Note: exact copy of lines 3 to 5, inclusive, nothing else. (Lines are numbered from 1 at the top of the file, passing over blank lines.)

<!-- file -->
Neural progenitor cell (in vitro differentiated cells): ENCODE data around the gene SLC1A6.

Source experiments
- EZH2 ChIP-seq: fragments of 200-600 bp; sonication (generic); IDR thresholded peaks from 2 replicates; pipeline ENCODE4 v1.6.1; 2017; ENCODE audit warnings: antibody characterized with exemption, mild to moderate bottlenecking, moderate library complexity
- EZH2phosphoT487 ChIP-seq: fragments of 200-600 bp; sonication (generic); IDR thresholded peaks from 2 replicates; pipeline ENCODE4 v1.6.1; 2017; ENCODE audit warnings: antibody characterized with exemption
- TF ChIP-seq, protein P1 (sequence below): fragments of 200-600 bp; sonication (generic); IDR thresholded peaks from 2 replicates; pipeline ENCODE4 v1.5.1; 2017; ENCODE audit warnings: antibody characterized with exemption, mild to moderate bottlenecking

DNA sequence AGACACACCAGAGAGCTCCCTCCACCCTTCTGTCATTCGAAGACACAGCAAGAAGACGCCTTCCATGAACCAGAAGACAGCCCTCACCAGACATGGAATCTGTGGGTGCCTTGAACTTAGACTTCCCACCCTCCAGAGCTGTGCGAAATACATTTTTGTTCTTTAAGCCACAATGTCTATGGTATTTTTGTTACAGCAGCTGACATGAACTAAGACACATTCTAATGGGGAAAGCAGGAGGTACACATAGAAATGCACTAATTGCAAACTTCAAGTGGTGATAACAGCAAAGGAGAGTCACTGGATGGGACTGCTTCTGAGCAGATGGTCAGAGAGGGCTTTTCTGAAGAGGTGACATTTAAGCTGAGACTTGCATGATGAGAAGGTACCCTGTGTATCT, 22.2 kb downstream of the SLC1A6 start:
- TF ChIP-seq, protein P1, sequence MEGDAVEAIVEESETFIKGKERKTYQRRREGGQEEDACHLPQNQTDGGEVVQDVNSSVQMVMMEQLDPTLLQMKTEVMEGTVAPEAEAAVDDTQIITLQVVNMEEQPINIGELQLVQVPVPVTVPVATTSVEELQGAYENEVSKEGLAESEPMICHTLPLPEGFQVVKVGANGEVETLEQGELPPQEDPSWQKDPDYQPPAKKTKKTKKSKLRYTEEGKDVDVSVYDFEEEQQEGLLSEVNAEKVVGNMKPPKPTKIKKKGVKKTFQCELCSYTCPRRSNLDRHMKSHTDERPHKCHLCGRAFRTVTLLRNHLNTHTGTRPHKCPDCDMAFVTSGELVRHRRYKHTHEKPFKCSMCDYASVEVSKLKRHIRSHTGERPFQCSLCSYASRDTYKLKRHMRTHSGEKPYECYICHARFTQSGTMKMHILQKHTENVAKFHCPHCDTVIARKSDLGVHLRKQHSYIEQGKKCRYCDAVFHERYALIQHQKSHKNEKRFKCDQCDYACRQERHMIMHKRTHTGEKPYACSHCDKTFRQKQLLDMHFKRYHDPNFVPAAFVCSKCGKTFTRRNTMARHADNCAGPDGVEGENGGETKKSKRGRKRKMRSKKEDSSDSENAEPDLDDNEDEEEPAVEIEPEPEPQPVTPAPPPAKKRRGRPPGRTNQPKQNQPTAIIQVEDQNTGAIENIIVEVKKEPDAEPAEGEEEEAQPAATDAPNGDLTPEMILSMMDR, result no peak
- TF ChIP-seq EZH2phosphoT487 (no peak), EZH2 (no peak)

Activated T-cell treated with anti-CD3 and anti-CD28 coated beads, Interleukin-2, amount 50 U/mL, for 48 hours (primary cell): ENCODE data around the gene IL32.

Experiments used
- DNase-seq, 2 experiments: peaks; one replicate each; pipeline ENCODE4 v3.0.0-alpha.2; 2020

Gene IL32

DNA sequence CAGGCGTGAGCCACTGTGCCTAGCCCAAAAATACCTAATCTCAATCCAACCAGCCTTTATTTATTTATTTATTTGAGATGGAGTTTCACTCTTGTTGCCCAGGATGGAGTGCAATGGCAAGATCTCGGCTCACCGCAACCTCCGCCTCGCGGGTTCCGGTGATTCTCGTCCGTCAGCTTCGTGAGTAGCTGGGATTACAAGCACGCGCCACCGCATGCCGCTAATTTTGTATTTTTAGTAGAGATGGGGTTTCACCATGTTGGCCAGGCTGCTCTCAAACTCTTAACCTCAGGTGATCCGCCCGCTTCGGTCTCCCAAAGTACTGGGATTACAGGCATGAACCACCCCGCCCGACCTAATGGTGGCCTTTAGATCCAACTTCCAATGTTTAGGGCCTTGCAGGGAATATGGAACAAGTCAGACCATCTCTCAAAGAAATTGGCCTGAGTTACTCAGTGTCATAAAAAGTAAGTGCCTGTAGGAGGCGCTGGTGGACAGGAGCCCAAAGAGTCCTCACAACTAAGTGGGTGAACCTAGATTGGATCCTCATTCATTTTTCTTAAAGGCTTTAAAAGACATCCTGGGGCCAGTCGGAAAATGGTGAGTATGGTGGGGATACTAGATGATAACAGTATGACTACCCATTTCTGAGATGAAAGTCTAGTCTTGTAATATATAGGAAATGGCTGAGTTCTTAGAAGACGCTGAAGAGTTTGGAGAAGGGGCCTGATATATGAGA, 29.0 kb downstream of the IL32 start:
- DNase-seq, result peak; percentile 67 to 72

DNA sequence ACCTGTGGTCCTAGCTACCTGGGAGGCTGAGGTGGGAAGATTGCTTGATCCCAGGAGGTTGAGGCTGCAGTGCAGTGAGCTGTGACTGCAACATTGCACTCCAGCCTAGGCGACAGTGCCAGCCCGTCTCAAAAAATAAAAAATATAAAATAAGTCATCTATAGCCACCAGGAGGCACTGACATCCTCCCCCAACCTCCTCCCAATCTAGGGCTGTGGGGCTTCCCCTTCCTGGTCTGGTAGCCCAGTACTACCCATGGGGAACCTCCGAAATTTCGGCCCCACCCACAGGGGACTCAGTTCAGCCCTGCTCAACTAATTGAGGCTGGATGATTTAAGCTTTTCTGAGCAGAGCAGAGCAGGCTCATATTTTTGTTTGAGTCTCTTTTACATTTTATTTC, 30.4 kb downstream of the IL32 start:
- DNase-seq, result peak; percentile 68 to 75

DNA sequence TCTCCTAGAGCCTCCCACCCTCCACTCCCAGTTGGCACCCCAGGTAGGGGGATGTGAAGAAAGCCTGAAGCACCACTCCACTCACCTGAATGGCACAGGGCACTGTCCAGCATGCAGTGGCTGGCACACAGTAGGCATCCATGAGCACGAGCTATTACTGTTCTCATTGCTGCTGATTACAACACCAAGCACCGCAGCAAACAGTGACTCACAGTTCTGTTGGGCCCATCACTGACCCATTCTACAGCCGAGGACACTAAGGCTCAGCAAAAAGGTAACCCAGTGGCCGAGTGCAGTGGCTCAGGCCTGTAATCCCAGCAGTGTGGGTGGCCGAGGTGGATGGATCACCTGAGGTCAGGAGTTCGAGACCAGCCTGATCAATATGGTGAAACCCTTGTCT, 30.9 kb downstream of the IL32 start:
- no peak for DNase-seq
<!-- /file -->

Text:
- EZH2 ChIP-seq: fragments of 200-600 bp; sonication (generic); IDR thresholded peaks from 2 replicates; pipeline ENCODE4 v1.6.1; 2017; ENCODE audit warnings: antibody characterized with exemption, mild to moderate bottlenecking, moderate library complexity
- EZH2phosphoT487 ChIP-seq: fragments of 200-600 bp; sonication (generic); IDR thresholded peaks from 2 replicates; pipeline ENCODE4 v1.6.1; 2017; ENCODE audit warnings: antibody characterized with exemption
- TF ChIP-seq, protein P1 (sequence below): fragments of 200-600 bp; sonication (generic); IDR thresholded peaks from 2 replicates; pipeline ENCODE4 v1.5.1; 2017; ENCODE audit warnings: antibody characterized with exemption, mild to moderate bottlenecking